Pembrokeshire child protection row: No more padded rooms, says commissioner

Keith Towler
Image caption Children's Commissioner for Wales Keith Towler said a change in law would 'shift attitudes and behaviour'

The children's commissioner for Wales says families need to know pupils will never again be put in padded "time-out" rooms after a row in Pembrokeshire.

Keith Towler has backed a decision to make the council answerable to a board under Welsh government control.

It follows a controversy after claims that children were locked in the rooms.

Mr Towler said he had already been given a "cast-iron guarantee" the rooms were now out of use.

Education Minister Leighton Andrews announced that the council must answer to the Pembrokeshire Ministerial Board after he said he had "little confidence" in certain senior council officers.

The issue of how Pembrokeshire safeguards some children has led to a major row with the Welsh government.

A complaint was made in June 2009 about children being locked in the room, which had no natural light or ventilation, at the pupil referral unit in Neyland.

Mr Towler told BBC Radio Wales that the "time-out" room at Neyland was "no longer being used nor any room like that".

"I've had an absolute cast-iron assurance that the room will never be used again.

"The door has been taken off and it's not being used.

'Some progress'

"Families need to know that it's unacceptable and that the situation will never happen again in Pembrokeshire," he added.

He added that he had met Pembrokeshire council and he felt that "some progress" had already been made, but the intervention by the education minister was important.

"(Answering to the special board) is a necessary step by Leighton Andrews," said Mr Towler.

"The position I've taken is we've got to make sure all the procedures are as safe and as robust as they can possibly be for children and the Welsh government and the council working together will help to achieve that."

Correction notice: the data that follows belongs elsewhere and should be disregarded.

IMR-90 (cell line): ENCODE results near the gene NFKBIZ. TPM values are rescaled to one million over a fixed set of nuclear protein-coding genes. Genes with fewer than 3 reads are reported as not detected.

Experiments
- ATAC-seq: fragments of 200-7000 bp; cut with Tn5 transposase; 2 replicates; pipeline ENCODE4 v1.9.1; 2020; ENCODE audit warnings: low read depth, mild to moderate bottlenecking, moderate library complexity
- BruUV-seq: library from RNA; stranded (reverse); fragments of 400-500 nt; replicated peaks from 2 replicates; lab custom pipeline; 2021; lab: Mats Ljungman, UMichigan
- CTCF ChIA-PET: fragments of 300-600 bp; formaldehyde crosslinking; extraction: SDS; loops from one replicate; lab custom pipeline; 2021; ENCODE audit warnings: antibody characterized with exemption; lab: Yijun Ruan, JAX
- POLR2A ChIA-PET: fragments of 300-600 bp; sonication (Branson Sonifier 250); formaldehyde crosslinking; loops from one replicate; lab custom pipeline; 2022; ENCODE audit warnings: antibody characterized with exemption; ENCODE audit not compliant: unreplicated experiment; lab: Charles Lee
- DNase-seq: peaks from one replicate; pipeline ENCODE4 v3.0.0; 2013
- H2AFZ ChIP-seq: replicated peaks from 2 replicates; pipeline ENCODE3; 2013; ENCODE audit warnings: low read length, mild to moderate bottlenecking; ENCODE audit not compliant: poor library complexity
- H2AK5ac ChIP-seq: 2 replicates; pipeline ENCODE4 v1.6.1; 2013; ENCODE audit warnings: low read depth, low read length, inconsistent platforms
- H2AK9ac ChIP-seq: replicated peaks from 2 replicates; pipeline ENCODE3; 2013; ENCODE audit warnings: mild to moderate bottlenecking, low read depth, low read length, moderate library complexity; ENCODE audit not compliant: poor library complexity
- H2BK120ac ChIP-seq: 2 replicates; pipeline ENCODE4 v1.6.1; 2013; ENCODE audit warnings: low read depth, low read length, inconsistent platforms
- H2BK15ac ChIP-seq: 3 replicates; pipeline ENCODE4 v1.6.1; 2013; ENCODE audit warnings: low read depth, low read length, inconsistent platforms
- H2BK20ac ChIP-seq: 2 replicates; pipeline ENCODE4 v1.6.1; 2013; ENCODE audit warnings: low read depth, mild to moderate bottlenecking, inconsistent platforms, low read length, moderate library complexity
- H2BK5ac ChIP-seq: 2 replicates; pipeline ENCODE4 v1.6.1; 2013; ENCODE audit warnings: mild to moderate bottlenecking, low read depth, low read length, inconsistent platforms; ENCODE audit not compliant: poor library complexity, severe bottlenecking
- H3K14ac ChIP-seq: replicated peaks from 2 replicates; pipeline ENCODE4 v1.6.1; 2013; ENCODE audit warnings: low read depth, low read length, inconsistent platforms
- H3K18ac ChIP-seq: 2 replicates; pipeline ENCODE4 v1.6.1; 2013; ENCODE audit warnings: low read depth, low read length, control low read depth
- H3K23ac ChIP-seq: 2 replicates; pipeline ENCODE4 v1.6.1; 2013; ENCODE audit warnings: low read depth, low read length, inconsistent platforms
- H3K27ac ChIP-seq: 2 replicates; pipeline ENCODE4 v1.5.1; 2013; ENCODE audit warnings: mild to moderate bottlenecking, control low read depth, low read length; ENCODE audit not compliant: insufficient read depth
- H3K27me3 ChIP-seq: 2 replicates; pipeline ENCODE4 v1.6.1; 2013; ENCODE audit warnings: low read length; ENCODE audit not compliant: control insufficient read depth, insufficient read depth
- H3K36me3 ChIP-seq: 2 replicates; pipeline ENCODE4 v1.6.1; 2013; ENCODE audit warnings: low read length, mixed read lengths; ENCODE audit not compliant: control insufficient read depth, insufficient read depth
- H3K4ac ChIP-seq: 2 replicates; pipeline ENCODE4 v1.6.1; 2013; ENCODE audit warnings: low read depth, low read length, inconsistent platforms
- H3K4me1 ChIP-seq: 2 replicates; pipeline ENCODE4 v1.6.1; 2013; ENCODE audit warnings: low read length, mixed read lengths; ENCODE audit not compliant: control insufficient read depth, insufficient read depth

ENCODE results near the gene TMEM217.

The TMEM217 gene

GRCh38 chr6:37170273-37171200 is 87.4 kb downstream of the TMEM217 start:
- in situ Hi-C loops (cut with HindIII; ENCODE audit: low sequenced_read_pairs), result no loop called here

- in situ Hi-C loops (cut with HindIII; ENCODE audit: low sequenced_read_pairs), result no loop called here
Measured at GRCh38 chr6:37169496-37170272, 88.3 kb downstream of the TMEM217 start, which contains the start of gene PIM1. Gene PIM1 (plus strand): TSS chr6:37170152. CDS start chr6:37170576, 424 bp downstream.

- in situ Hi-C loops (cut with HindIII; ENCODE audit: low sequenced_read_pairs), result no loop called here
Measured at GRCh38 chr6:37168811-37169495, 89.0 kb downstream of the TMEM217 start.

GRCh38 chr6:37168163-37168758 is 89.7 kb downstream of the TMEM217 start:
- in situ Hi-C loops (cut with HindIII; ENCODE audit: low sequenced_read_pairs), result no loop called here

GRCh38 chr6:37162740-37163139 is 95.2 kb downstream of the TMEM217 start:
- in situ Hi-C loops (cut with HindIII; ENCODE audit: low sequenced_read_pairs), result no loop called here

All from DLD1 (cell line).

On the improvements he had seen Mr Towler said: "The council is working to make sure that everybody understands what listening to children really means in a safeguarding sense".

He added that "internal matters" resulting from when allegations of abuse were made had still to resolved, and he would not comment on those at the moment.

"It's clear the right things are happening and I've met with one of the families involved in the (pupil referral unit) in Neyland to try to get a feel of how local people are feeling."

Mr Towler said there would be no summer leave for people working to put things right at the council.

'Good progress'

"Parents need to be reassured things are being done on the right level," he said.

Last September, ministers sent a panel of experts called the Pembrokeshire Ministerial Board into the council, after issuing the local authority with a final warning.

Mr Andrews said on Monday what the board and a range of inspectors have since told him "do little to allay our concerns".

Council leader Jamie Adams said the local authority was "making good progress" on the issue.

"We remain committed to doing everything that can reasonably be expected to keep children in Pembrokeshire safe."

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